Lessons from Baxter on discipleship
Richard Baxter (1615-1691) pastored a church in Kidderminster. In 1656, he published The Reformed Pastor. By “reformed pastor,” Baxter meant one who supported the Protestant Reformation and sought to imitate the New Testament church.
I read an abridged and updated edition of The Reformed Pastor edited by Dr. Tim Cooper. It was released by Crossway last year.
The book is centered on Acts 20:28, which says, “Pay careful attention to yourselves and to all the flock, in which the Holy Spirit has made you overseers, to care for the church of God, which he obtained with his own blood.”
Known for his careful shepherding, Baxter presents a call for pastors to prioritize the catechization of church members. In the paragraphs that follow, I intend to present Baxter’s method in modern terms and with broader implications for the church.
1. Private instruction is an integral part of discipleship.
Baxter writes, “The necessity is easily shown from Scripture, both from Christ’s own example (who used this conversational preaching both with his disciples and with the Jews) and from the apostles’ examples (who did the same). . . . Both public preaching and all sorts of private re-proofs and exhortations are here required” (pp. 117-118).
Don’t count on preaching alone to produce disciples. There must also be instruction on a smaller scale.
Baxter called it private instruction. He spent a considerable amount of time discipling his flock beyond the Sunday sermon. Baxter’s example is commendable, but pastors aren’t the only ones capable of discipling on a smaller scale. Healthy churches need disciple-makers who engage in private settings.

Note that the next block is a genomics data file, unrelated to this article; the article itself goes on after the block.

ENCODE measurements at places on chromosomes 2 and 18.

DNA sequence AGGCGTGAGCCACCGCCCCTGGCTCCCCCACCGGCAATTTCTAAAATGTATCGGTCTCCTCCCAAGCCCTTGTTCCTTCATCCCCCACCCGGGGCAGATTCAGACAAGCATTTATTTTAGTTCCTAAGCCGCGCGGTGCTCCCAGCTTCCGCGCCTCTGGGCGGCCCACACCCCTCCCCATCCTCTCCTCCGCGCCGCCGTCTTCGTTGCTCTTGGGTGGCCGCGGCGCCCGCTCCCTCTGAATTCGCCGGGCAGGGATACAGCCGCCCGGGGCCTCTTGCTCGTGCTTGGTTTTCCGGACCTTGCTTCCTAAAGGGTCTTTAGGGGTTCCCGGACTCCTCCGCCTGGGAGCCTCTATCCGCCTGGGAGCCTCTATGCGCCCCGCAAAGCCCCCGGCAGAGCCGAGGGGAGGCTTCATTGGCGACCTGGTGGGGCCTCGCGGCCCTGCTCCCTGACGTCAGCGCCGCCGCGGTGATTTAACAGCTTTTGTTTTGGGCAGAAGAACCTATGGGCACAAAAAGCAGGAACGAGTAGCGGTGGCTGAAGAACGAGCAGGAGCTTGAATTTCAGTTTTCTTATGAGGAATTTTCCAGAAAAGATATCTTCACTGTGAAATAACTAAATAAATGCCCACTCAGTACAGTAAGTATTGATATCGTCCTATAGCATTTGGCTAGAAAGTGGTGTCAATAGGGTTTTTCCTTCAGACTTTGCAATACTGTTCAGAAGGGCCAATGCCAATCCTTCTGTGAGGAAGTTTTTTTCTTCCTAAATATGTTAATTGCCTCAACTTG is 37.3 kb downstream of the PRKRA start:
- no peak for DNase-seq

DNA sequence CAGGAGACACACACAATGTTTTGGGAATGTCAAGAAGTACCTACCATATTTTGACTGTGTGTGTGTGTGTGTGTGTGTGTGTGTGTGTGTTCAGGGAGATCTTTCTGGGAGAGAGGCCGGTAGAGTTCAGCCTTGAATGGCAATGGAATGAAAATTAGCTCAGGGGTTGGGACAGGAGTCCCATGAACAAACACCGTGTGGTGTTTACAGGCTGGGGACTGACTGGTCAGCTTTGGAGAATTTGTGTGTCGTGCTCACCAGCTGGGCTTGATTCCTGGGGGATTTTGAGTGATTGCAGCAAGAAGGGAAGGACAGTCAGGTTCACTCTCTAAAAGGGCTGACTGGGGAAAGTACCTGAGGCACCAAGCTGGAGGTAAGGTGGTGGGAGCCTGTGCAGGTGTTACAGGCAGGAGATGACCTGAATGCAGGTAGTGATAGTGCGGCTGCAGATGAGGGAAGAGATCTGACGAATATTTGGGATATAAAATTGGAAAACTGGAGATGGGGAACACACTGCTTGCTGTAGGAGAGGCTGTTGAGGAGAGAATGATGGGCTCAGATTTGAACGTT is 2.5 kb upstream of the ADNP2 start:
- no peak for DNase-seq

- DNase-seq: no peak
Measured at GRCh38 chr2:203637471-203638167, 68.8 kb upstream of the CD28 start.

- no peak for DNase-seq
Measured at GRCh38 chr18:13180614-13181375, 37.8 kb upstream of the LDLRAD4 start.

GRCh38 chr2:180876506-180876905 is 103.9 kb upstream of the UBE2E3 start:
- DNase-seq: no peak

Sunday School. Small Groups. Life Groups. We have several names. But the idea remains. Private instruction is an integral part of discipleship.
Are you involved in a form of private instruction?
2. Organized instruction is an integral part of discipleship.
Baxter remarks, “Therefore, the most godly people in your congregations will find it worth their labor to learn the words of a catechism. If you would safely edify them and firmly establish them, be diligent in this work” (p. 104).
Baxter’s curriculum was a catechism. He led members of his church through an organized manual of theological principles. It was sequential. It covered what needed to be covered.
It was carefully founded upon Scripture. Baxter said, “Give everyone the Scripture proof and the light of evidence and reason so that they may see that it is not only you but God alongside you who speaks to them” (p. 141).
Healthy churches need disciple-makers who have an organized approach to instruction. That means clearly mapped-out and intentional about teaching the breadth and depth of Scripture. Good curriculum can help with this.
The example of Baxter is also one of regularity. He met consistently and even sacrificially. Organized instruction is an integral part of discipleship.
Are you regularly involved in a form of private instruction that is scriptural and clearly mapped-out to provide a thorough biblical understanding?
3. Equipping families is an integral part of discipleship.
Baxter writes, “Engage the governor of each family to call all his family to account every Lord’s Day before they go to bed, asking them what they can remember of the catechism, and so to keep on doing this until they have all learned it perfectly” (p. 139).
Don’t count on the church alone to disciple your family. Families must practice discipleship. The local church comes alongside families to equip them for this most important task.
Baxter sought to equip fathers to lead their families in learning the catechism. He knew the importance of the home and the need for parents to disciple their kids.
Healthy churches are comprised of healthy families who disciple at home. This happens when churches equip families to disciple by providing an organized example of private instruction and solid resources to aid in that work.
Are you regularly involved in a form of private instruction that is scriptural, clearly mapped-out to provide a thorough biblical understanding, and equips you to make disciples (particularly in your own family)?
I am thankful to be in a church where weekly discipleship is scriptural, organized, and intentional about equipping disciple-makers.